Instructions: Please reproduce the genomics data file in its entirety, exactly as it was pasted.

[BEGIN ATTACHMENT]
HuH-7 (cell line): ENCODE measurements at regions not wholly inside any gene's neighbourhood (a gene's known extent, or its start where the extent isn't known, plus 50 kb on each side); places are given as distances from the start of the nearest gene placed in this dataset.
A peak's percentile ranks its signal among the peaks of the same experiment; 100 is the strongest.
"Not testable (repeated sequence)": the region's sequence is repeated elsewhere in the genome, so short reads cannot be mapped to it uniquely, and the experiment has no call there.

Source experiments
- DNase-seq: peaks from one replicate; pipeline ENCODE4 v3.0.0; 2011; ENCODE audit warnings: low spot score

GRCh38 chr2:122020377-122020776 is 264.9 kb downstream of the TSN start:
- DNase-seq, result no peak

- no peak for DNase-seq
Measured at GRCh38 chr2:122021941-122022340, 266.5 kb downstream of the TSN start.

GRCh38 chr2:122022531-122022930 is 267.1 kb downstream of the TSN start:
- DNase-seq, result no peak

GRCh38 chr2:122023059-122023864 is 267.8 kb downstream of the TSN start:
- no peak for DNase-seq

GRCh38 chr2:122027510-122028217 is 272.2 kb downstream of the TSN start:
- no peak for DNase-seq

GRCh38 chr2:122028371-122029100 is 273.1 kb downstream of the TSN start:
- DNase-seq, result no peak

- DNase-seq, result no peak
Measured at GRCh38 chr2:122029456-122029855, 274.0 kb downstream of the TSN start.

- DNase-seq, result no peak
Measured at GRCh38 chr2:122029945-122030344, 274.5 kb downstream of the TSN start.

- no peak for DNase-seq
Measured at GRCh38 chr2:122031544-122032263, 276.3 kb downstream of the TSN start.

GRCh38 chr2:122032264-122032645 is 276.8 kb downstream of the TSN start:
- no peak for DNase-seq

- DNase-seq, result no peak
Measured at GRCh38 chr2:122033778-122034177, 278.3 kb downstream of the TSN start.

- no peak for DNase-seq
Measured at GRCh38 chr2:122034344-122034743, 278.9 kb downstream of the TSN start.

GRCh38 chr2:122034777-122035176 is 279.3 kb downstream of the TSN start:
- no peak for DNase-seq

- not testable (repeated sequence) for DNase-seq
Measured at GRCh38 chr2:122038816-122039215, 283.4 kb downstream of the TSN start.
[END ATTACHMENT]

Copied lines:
HuH-7 (cell line): ENCODE measurements at regions not wholly inside any gene's neighbourhood (a gene's known extent, or its start where the extent isn't known, plus 50 kb on each side); places are given as distances from the start of the nearest gene placed in this dataset.
A peak's percentile ranks its signal among the peaks of the same experiment; 100 is the strongest.
"Not testable (repeated sequence)": the region's sequence is repeated elsewhere in the genome, so short reads cannot be mapped to it uniquely, and the experiment has no call there.

Source experiments
- DNase-seq: peaks from one replicate; pipeline ENCODE4 v3.0.0; 2011; ENCODE audit warnings: low spot score

GRCh38 chr2:122020377-122020776 is 264.9 kb downstream of the TSN start:
- DNase-seq, result no peak

- no peak for DNase-seq
Measured at GRCh38 chr2:122021941-122022340, 266.5 kb downstream of the TSN start.

GRCh38 chr2:122022531-122022930 is 267.1 kb downstream of the TSN start:
- DNase-seq, result no peak

GRCh38 chr2:122023059-122023864 is 267.8 kb downstream of the TSN start:
- no peak for DNase-seq

GRCh38 chr2:122027510-122028217 is 272.2 kb downstream of the TSN start:
- no peak for DNase-seq

GRCh38 chr2:122028371-122029100 is 273.1 kb downstream of the TSN start:
- DNase-seq, result no peak

- DNase-seq, result no peak
Measured at GRCh38 chr2:122029456-122029855, 274.0 kb downstream of the TSN start.

- DNase-seq, result no peak
Measured at GRCh38 chr2:122029945-122030344, 274.5 kb downstream of the TSN start.

- no peak for DNase-seq
Measured at GRCh38 chr2:122031544-122032263, 276.3 kb downstream of the TSN start.

GRCh38 chr2:122032264-122032645 is 276.8 kb downstream of the TSN start:
- no peak for DNase-seq

- DNase-seq, result no peak
Measured at GRCh38 chr2:122033778-122034177, 278.3 kb downstream of the TSN start.

- no peak for DNase-seq
Measured at GRCh38 chr2:122034344-122034743, 278.9 kb downstream of the TSN start.

GRCh38 chr2:122034777-122035176 is 279.3 kb downstream of the TSN start:
- no peak for DNase-seq

- not testable (repeated sequence) for DNase-seq
Measured at GRCh38 chr2:122038816-122039215, 283.4 kb downstream of the TSN start.